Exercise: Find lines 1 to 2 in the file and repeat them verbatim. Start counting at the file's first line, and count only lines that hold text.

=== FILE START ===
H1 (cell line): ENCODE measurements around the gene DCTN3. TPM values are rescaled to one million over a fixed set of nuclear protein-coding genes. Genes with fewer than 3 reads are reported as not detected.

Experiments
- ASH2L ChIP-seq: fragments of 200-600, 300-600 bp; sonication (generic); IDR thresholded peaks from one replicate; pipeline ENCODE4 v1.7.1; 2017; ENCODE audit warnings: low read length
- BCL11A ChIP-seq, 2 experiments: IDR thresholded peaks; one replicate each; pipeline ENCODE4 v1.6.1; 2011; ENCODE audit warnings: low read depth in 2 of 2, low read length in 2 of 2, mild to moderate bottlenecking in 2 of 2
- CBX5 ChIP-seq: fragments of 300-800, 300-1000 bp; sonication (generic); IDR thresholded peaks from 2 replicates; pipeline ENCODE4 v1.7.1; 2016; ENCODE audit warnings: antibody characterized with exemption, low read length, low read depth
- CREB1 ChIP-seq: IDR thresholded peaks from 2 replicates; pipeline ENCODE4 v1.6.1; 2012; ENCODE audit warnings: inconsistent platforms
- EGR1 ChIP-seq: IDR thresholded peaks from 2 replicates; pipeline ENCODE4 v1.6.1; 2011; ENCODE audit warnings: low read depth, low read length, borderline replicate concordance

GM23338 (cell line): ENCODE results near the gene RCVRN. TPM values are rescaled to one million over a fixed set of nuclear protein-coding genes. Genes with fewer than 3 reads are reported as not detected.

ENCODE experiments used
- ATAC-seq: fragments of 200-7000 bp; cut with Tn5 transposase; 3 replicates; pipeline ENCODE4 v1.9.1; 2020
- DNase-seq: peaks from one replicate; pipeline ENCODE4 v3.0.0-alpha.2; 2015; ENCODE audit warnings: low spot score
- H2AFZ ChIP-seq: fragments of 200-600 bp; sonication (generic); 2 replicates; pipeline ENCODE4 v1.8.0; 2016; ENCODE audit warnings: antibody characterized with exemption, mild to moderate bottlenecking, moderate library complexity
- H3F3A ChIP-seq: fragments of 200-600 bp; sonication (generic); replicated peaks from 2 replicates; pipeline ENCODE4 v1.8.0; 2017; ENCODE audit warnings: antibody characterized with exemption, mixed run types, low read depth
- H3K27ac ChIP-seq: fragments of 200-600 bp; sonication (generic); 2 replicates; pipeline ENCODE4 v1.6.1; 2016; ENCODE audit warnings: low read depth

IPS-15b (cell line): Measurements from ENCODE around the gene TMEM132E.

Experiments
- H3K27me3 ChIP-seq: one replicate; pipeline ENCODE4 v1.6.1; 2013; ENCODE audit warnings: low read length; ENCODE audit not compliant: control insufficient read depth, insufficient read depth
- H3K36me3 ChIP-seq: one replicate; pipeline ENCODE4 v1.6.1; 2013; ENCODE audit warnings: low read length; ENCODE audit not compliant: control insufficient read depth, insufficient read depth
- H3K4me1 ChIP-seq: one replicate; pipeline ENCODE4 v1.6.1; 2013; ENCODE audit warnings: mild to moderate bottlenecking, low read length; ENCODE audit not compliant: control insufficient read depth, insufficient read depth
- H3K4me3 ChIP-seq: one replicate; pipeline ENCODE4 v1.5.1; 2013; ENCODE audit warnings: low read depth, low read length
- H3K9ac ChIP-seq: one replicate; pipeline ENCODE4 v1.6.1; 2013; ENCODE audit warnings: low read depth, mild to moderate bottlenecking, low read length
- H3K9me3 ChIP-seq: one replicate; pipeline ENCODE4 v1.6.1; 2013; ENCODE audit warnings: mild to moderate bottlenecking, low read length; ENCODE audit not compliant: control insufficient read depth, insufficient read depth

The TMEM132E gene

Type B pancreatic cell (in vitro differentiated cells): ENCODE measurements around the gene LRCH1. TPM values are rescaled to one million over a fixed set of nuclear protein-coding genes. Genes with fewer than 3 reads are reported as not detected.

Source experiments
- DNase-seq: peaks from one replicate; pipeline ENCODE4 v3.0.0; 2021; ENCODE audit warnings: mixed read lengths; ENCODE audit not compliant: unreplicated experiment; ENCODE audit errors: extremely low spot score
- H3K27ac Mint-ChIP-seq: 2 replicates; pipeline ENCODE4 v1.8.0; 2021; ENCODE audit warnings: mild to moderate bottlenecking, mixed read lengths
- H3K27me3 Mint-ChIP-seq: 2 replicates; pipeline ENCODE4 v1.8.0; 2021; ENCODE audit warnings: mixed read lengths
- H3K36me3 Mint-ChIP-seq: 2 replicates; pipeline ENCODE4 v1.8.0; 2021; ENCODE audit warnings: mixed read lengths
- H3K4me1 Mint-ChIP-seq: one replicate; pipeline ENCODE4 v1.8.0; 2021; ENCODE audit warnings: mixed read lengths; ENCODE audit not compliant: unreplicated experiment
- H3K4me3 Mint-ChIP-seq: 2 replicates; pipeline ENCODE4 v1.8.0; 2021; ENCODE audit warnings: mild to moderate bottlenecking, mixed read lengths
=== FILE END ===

H1 (cell line): ENCODE measurements around the gene DCTN3. TPM values are rescaled to one million over a fixed set of nuclear protein-coding genes. Genes with fewer than 3 reads are reported as not detected.

Experiments